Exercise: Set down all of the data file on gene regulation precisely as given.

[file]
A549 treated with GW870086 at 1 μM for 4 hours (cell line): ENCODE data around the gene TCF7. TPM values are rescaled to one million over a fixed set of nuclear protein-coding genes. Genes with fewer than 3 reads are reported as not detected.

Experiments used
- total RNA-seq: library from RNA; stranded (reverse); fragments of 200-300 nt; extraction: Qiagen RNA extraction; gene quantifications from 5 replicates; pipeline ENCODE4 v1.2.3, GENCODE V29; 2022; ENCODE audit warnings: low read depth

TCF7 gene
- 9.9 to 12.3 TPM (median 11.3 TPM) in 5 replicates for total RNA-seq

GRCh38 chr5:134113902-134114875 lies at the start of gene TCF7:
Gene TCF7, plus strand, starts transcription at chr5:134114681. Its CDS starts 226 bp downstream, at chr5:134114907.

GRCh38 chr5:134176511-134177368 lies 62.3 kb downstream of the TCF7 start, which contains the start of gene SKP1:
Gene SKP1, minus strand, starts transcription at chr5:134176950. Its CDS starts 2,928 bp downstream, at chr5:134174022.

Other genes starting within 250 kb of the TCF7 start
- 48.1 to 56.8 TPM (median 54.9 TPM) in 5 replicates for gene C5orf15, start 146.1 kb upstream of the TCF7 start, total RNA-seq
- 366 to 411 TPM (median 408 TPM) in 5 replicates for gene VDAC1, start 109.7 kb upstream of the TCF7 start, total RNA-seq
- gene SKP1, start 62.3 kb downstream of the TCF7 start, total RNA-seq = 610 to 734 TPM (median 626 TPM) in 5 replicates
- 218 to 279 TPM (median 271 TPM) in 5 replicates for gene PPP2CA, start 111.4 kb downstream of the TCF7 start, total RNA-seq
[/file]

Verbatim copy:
A549 treated with GW870086 at 1 μM for 4 hours (cell line): ENCODE data around the gene TCF7. TPM values are rescaled to one million over a fixed set of nuclear protein-coding genes. Genes with fewer than 3 reads are reported as not detected.

Experiments used
- total RNA-seq: library from RNA; stranded (reverse); fragments of 200-300 nt; extraction: Qiagen RNA extraction; gene quantifications from 5 replicates; pipeline ENCODE4 v1.2.3, GENCODE V29; 2022; ENCODE audit warnings: low read depth

TCF7 gene
- 9.9 to 12.3 TPM (median 11.3 TPM) in 5 replicates for total RNA-seq

GRCh38 chr5:134113902-134114875 lies at the start of gene TCF7:
Gene TCF7, plus strand, starts transcription at chr5:134114681. Its CDS starts 226 bp downstream, at chr5:134114907.

GRCh38 chr5:134176511-134177368 lies 62.3 kb downstream of the TCF7 start, which contains the start of gene SKP1:
Gene SKP1, minus strand, starts transcription at chr5:134176950. Its CDS starts 2,928 bp downstream, at chr5:134174022.

Other genes starting within 250 kb of the TCF7 start
- 48.1 to 56.8 TPM (median 54.9 TPM) in 5 replicates for gene C5orf15, start 146.1 kb upstream of the TCF7 start, total RNA-seq
- 366 to 411 TPM (median 408 TPM) in 5 replicates for gene VDAC1, start 109.7 kb upstream of the TCF7 start, total RNA-seq
- gene SKP1, start 62.3 kb downstream of the TCF7 start, total RNA-seq = 610 to 734 TPM (median 626 TPM) in 5 replicates
- 218 to 279 TPM (median 271 TPM) in 5 replicates for gene PPP2CA, start 111.4 kb downstream of the TCF7 start, total RNA-seq